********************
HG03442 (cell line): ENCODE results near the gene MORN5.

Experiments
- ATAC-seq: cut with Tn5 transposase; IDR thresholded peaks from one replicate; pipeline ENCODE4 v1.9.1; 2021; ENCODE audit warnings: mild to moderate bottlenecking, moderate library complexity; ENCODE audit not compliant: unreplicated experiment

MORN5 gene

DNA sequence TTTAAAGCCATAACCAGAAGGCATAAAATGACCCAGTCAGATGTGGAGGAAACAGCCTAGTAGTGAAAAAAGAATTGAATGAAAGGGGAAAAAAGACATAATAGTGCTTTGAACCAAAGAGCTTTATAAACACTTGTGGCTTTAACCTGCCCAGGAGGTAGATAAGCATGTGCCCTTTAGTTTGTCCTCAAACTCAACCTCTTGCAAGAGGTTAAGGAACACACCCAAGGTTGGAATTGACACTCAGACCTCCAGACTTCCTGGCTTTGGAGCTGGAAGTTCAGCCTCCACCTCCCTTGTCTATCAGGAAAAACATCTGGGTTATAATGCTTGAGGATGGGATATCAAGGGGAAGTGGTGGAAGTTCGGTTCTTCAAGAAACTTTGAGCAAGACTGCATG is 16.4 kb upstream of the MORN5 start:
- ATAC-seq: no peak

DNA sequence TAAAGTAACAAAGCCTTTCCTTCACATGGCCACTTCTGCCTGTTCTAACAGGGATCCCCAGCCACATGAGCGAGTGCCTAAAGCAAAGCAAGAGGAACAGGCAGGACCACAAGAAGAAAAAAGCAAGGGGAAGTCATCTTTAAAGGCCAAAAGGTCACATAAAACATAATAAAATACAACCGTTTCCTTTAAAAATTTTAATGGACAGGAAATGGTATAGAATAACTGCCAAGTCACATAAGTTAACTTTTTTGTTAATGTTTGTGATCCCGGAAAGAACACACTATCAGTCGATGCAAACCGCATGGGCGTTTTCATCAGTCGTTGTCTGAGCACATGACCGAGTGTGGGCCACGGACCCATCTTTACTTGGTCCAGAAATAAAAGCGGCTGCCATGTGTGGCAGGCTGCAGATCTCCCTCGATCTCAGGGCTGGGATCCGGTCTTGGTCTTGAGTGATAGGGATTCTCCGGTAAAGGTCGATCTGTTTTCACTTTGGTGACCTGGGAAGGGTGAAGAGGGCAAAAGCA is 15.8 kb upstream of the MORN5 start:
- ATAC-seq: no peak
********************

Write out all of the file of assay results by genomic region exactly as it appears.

HG03442 (cell line): ENCODE results near the gene MORN5.

Experiments
- ATAC-seq: cut with Tn5 transposase; IDR thresholded peaks from one replicate; pipeline ENCODE4 v1.9.1; 2021; ENCODE audit warnings: mild to moderate bottlenecking, moderate library complexity; ENCODE audit not compliant: unreplicated experiment

MORN5 gene

DNA sequence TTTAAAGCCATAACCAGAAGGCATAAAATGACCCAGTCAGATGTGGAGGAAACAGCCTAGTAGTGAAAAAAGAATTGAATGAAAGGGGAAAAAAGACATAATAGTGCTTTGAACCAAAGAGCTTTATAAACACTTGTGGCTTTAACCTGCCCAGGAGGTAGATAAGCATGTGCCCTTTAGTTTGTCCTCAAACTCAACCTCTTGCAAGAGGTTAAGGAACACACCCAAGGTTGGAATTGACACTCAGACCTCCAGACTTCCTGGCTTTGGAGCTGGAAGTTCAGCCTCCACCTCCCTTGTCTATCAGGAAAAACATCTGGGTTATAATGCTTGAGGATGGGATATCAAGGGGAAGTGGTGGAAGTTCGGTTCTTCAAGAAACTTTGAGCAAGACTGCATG is 16.4 kb upstream of the MORN5 start:
- ATAC-seq: no peak

DNA sequence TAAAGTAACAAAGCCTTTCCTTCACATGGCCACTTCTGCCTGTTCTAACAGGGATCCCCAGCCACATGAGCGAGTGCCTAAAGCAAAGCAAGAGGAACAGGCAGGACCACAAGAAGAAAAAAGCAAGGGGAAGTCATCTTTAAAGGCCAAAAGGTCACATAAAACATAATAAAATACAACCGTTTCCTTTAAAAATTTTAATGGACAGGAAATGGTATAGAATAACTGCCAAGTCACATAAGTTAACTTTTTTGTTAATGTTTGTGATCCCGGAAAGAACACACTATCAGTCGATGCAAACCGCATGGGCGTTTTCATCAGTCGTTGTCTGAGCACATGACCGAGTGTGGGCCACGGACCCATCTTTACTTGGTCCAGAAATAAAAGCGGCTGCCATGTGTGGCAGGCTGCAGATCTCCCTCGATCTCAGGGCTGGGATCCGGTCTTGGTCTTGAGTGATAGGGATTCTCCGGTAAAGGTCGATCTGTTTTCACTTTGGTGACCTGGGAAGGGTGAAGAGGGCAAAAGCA is 15.8 kb upstream of the MORN5 start:
- ATAC-seq: no peak